by Friends National Committee on Legislation –
(March 16, 2004) — The US government has repeatedly assured the public that peaceful and law-abiding citizens have no reason to worry about anti-terrorism investigations. The actions of the executive branch indicate otherwise.
On February 3, 2004, three Des Moines peace activists, Brian Terrell of Catholic Peace Ministries, Patti McKee, former director of the Iowa Peace Network, and, Elton Davis, member of the Catholic Worker House, were subpoenaed to testify before a federal grand jury. A fourth person, Wendy Vasquez, a peace activist who visited Iraq in 2002, was subpoenaed on February 5, 2004.
Also subpoenaed were the membership and meeting records of the Drake University chapter of the National Lawyer’s Guild, and Drake University’s records of those who attended a university conference, “Stop the Occupation! Bring the Iowa Guard Home!”
The conference, which was widely publicized and a portion of which was televised, met in Des Moines on Saturday, November 16, 2003. The next day, some of the people who had attended the conference protested outside the Iowa National Guard Armory in Johnston, Iowa. A dozen people were arrested on state charges of trespassing, including two of those subpoenaed; another woman, a Grinnell College librarian, was charged with misdemeanor assault, a charge she denies.
FBI Targeting Colleges as Terrorist Institutions?
The subpoenas were served by a Polk County Sheriff deputy who is attached to the FBI’s Joint Terrorism Task Force. On February 6, 2004, the government obtained a gag order, citing concerns regarding student privacy, preventing anyone connected with Drake University from disclosing the “existence or contents of the subpoena.” The deputy’s affiliation with the FBI task force and the secrecy surrounding the investigation led to concerns that the subpoenas were part of a terrorism investigation.
On February 9, 2004, Stephen Patrick O’Meara, a prosecutor for the United States Attorney’s Office for the Southern District of Iowa, released a statement clarifying the scope of the grand jury inquiry, and denying reports it was a terrorism investigation. O’Meara stated that the investigation had been narrowed to focus only on the potential violation of federal law or a prior agreement to violate federal law.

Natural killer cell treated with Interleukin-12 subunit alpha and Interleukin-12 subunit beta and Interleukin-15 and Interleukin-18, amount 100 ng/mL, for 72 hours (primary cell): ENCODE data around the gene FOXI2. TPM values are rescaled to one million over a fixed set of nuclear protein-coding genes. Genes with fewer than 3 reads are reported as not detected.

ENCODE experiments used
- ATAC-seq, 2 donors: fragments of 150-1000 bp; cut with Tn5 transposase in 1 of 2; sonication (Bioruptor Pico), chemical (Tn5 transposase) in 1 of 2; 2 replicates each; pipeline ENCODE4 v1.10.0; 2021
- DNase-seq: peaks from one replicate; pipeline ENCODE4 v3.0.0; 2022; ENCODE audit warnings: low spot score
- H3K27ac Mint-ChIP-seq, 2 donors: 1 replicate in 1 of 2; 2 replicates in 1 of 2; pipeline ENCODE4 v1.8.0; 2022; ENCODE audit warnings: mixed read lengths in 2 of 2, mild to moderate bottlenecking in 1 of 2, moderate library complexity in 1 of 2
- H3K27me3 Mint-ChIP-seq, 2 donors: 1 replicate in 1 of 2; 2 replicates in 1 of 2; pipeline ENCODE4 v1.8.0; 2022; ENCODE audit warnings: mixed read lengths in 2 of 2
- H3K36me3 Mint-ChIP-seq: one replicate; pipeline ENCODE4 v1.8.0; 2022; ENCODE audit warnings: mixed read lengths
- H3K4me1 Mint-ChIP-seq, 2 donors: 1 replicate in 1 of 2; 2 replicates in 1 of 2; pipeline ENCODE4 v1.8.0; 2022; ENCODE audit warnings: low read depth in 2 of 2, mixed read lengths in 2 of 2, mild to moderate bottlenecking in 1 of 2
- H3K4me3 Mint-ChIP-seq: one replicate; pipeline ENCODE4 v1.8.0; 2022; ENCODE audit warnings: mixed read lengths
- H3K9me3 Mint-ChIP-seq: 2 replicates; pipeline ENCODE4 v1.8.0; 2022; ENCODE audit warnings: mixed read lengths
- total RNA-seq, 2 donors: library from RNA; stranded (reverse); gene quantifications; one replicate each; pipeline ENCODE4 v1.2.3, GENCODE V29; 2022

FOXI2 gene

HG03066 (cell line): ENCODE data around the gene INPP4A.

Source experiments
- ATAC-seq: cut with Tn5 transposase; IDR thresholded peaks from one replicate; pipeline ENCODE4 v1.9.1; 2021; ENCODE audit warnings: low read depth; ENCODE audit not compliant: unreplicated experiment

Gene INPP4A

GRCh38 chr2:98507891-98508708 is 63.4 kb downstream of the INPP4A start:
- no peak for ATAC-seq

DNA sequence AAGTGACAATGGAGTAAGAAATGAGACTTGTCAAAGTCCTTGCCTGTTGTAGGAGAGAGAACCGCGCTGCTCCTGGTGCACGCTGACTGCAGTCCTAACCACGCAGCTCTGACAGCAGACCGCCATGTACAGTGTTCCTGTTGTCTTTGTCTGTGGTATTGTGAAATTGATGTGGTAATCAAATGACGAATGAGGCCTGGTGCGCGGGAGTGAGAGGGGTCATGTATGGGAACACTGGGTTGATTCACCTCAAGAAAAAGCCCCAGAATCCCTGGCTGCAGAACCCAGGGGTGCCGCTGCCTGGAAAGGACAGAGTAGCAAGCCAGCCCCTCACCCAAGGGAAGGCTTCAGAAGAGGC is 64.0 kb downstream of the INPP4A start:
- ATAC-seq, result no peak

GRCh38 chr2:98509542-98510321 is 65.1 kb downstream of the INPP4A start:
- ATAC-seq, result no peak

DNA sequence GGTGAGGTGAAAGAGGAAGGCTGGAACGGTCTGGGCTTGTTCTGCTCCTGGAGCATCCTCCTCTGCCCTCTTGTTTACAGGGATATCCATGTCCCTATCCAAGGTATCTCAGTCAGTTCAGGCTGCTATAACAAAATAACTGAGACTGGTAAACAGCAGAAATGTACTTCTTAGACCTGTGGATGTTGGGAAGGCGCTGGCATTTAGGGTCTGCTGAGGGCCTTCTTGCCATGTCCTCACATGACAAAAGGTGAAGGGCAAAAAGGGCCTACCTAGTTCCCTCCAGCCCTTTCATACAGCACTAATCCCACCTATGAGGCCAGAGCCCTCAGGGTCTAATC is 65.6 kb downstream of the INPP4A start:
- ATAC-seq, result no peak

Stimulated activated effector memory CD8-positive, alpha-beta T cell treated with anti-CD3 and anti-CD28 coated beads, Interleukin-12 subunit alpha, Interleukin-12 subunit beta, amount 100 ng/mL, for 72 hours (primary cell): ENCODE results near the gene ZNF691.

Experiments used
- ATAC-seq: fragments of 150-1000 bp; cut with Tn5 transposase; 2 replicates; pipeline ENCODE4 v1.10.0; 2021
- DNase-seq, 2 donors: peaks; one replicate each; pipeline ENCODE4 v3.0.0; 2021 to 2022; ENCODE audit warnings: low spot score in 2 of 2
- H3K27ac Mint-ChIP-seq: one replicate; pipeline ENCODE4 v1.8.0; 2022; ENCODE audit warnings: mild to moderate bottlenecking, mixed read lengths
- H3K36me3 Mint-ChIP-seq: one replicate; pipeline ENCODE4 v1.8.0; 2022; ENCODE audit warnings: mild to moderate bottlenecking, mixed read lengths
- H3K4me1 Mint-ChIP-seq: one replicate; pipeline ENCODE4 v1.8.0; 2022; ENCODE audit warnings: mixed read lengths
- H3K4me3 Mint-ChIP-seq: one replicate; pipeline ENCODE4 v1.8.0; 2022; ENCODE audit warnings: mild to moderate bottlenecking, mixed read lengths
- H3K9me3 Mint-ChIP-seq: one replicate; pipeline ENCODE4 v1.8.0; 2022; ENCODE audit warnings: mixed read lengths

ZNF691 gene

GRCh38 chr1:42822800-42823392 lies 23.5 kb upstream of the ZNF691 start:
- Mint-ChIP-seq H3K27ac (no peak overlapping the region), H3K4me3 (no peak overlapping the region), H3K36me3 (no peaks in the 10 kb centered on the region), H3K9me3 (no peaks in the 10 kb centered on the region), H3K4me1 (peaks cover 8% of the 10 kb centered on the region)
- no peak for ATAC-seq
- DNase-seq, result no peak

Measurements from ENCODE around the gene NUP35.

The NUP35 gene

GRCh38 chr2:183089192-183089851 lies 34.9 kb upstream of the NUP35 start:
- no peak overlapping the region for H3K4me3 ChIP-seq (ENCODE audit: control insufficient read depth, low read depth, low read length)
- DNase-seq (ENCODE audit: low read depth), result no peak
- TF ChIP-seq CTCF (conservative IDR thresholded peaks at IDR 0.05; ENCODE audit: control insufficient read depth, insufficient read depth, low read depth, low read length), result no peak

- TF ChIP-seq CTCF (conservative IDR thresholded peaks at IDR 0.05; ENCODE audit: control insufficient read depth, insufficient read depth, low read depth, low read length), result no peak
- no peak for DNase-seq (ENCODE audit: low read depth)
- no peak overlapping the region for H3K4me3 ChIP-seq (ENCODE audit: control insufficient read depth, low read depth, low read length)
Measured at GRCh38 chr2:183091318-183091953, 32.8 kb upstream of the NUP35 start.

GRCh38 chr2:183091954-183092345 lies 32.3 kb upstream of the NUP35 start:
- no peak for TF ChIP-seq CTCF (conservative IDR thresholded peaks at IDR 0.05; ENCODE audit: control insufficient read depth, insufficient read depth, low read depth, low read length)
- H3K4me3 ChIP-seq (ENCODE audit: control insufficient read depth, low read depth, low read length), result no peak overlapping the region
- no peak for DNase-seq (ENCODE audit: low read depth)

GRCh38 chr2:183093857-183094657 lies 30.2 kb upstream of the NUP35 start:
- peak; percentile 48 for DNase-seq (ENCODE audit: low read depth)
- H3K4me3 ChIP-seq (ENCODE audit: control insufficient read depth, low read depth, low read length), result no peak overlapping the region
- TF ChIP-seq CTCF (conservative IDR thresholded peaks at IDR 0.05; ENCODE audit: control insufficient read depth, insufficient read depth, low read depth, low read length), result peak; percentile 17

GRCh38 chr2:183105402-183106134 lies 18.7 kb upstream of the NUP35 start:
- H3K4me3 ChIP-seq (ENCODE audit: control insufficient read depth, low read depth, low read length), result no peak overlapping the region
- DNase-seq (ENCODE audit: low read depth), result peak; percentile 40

The “violation of federal law” refers to the government’s claim that on November 17, the same day as the protest, someone attempted to enter the perimeter of Camp Dodge, a National Guard base a quarter of a mile from the site of the armory protest. The demonstrators said they were unaware of any attempt to enter the perimeter of Camp Dodge.
After Public Protests US Drops Subpoenas
On February 10, 2004, after widespread public criticism of the investigation from peace activists, civil libertarians, and Congress members, all of the subpoenas were withdrawn without further government comment.
The government’s use of subpoenas to harass law-abiding citizens engaged in constitutionally protected activities–free speech and right to assembly–is extremely troubling. So are the subpoenas issued for the membership records of the National Lawyers Guild and identification of people attending the conference. These investigations, conducted in secret, chill First Amendment activities and dredge up memories of “guilt by association.”
An Emerging Pattern of Abuse
Unfortunately, the most recent government action is not an isolated event but part of an emerging pattern of use and abuse of laws and regulations meant to protect the liberty of US citizens.
In May 2002, Attorney General Ashcroft announced the elimination of regulations that prevented the FBI from monitoring “open to the public” events without a specific cause for investigation. In November 2003, the New York Times reported on a leaked FBI memo, which acknowledged the FBI has been collecting information and tracking anti-war protestors, but did not possess any information that such groups were planning violent activity.
Visit FCNL’s Civil Liberties and Human Rights web site to learn more about civil liberties issues.
• Now is the time to make the protection of constitutional rights an important campaign issue in the 2004 elections.
• You can write letters to the editor of your local newspaper, organize delegations to your congressperson’s district office, or hold local candidate forums. Visit FCNL’s grassroots web page for tips on these activities
• There is also an active national grassroots movement working to pass city, county, and statewide resolutions to designate these places “Civil Liberties Safe Zones.” Check out the Bill of Rights Defense Committee’s national web site to find out what is happening in your city, county, or state.